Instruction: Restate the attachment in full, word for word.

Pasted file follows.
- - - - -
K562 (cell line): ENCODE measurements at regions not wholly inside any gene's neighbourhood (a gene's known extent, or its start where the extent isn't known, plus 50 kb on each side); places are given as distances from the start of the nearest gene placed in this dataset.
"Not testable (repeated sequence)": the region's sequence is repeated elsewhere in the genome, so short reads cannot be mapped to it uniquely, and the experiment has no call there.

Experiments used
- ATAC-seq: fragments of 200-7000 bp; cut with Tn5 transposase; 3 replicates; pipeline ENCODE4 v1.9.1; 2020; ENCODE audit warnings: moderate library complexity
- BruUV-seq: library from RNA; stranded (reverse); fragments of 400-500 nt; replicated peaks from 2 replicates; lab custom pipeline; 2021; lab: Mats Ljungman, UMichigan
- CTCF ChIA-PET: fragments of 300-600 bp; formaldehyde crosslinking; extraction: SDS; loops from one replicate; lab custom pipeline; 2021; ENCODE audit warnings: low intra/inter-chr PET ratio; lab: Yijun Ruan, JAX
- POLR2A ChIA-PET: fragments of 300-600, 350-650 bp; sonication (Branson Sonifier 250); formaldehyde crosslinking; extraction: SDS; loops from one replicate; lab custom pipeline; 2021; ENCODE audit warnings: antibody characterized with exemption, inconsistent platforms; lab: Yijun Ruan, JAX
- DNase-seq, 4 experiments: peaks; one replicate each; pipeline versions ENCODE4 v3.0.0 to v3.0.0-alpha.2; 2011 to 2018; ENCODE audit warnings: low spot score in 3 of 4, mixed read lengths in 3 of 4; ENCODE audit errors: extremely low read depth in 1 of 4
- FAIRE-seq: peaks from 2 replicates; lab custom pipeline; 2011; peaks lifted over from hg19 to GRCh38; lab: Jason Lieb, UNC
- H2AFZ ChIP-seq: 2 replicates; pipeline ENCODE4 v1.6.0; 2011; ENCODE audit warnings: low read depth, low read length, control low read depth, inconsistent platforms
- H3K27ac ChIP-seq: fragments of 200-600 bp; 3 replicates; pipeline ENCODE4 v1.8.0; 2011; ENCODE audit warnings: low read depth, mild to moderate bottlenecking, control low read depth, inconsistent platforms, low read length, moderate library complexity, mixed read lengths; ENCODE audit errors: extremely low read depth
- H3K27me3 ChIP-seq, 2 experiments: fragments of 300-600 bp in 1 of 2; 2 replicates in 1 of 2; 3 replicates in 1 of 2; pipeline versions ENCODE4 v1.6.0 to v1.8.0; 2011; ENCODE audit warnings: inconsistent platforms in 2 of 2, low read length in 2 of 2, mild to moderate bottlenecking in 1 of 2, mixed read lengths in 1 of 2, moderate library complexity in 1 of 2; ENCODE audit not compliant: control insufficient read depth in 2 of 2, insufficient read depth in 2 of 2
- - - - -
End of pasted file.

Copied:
K562 (cell line): ENCODE measurements at regions not wholly inside any gene's neighbourhood (a gene's known extent, or its start where the extent isn't known, plus 50 kb on each side); places are given as distances from the start of the nearest gene placed in this dataset.
"Not testable (repeated sequence)": the region's sequence is repeated elsewhere in the genome, so short reads cannot be mapped to it uniquely, and the experiment has no call there.

Experiments used
- ATAC-seq: fragments of 200-7000 bp; cut with Tn5 transposase; 3 replicates; pipeline ENCODE4 v1.9.1; 2020; ENCODE audit warnings: moderate library complexity
- BruUV-seq: library from RNA; stranded (reverse); fragments of 400-500 nt; replicated peaks from 2 replicates; lab custom pipeline; 2021; lab: Mats Ljungman, UMichigan
- CTCF ChIA-PET: fragments of 300-600 bp; formaldehyde crosslinking; extraction: SDS; loops from one replicate; lab custom pipeline; 2021; ENCODE audit warnings: low intra/inter-chr PET ratio; lab: Yijun Ruan, JAX
- POLR2A ChIA-PET: fragments of 300-600, 350-650 bp; sonication (Branson Sonifier 250); formaldehyde crosslinking; extraction: SDS; loops from one replicate; lab custom pipeline; 2021; ENCODE audit warnings: antibody characterized with exemption, inconsistent platforms; lab: Yijun Ruan, JAX
- DNase-seq, 4 experiments: peaks; one replicate each; pipeline versions ENCODE4 v3.0.0 to v3.0.0-alpha.2; 2011 to 2018; ENCODE audit warnings: low spot score in 3 of 4, mixed read lengths in 3 of 4; ENCODE audit errors: extremely low read depth in 1 of 4
- FAIRE-seq: peaks from 2 replicates; lab custom pipeline; 2011; peaks lifted over from hg19 to GRCh38; lab: Jason Lieb, UNC
- H2AFZ ChIP-seq: 2 replicates; pipeline ENCODE4 v1.6.0; 2011; ENCODE audit warnings: low read depth, low read length, control low read depth, inconsistent platforms
- H3K27ac ChIP-seq: fragments of 200-600 bp; 3 replicates; pipeline ENCODE4 v1.8.0; 2011; ENCODE audit warnings: low read depth, mild to moderate bottlenecking, control low read depth, inconsistent platforms, low read length, moderate library complexity, mixed read lengths; ENCODE audit errors: extremely low read depth
- H3K27me3 ChIP-seq, 2 experiments: fragments of 300-600 bp in 1 of 2; 2 replicates in 1 of 2; 3 replicates in 1 of 2; pipeline versions ENCODE4 v1.6.0 to v1.8.0; 2011; ENCODE audit warnings: inconsistent platforms in 2 of 2, low read length in 2 of 2, mild to moderate bottlenecking in 1 of 2, mixed read lengths in 1 of 2, moderate library complexity in 1 of 2; ENCODE audit not compliant: control insufficient read depth in 2 of 2, insufficient read depth in 2 of 2